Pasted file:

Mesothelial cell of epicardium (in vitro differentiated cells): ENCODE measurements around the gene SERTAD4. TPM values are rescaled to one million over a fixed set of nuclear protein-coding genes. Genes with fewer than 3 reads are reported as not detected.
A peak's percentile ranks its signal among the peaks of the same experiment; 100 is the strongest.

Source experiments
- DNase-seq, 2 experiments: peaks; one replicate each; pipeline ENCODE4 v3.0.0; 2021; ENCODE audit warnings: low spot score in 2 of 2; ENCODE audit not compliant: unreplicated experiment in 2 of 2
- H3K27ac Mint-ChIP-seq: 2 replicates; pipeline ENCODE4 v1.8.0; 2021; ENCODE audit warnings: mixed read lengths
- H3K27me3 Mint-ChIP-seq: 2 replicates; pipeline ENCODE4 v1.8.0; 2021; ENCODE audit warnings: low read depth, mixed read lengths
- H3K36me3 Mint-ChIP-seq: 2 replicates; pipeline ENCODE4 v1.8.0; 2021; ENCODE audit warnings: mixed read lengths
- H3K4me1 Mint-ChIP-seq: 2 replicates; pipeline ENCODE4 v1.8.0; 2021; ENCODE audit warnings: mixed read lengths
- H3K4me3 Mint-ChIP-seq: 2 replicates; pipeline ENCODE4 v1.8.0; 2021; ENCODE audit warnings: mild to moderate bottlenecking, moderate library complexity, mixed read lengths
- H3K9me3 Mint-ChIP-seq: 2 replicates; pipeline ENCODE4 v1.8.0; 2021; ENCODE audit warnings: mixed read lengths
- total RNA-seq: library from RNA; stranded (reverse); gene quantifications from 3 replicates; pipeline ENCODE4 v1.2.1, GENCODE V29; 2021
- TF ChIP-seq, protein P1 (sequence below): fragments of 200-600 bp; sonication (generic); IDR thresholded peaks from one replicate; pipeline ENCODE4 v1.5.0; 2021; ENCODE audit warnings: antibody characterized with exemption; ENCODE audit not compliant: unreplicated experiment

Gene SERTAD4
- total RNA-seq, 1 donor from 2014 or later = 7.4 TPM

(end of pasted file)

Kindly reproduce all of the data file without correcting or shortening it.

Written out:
Mesothelial cell of epicardium (in vitro differentiated cells): ENCODE measurements around the gene SERTAD4. TPM values are rescaled to one million over a fixed set of nuclear protein-coding genes. Genes with fewer than 3 reads are reported as not detected.
A peak's percentile ranks its signal among the peaks of the same experiment; 100 is the strongest.

Source experiments
- DNase-seq, 2 experiments: peaks; one replicate each; pipeline ENCODE4 v3.0.0; 2021; ENCODE audit warnings: low spot score in 2 of 2; ENCODE audit not compliant: unreplicated experiment in 2 of 2
- H3K27ac Mint-ChIP-seq: 2 replicates; pipeline ENCODE4 v1.8.0; 2021; ENCODE audit warnings: mixed read lengths
- H3K27me3 Mint-ChIP-seq: 2 replicates; pipeline ENCODE4 v1.8.0; 2021; ENCODE audit warnings: low read depth, mixed read lengths
- H3K36me3 Mint-ChIP-seq: 2 replicates; pipeline ENCODE4 v1.8.0; 2021; ENCODE audit warnings: mixed read lengths
- H3K4me1 Mint-ChIP-seq: 2 replicates; pipeline ENCODE4 v1.8.0; 2021; ENCODE audit warnings: mixed read lengths
- H3K4me3 Mint-ChIP-seq: 2 replicates; pipeline ENCODE4 v1.8.0; 2021; ENCODE audit warnings: mild to moderate bottlenecking, moderate library complexity, mixed read lengths
- H3K9me3 Mint-ChIP-seq: 2 replicates; pipeline ENCODE4 v1.8.0; 2021; ENCODE audit warnings: mixed read lengths
- total RNA-seq: library from RNA; stranded (reverse); gene quantifications from 3 replicates; pipeline ENCODE4 v1.2.1, GENCODE V29; 2021
- TF ChIP-seq, protein P1 (sequence below): fragments of 200-600 bp; sonication (generic); IDR thresholded peaks from one replicate; pipeline ENCODE4 v1.5.0; 2021; ENCODE audit warnings: antibody characterized with exemption; ENCODE audit not compliant: unreplicated experiment

Gene SERTAD4
- total RNA-seq, 1 donor from 2014 or later = 7.4 TPM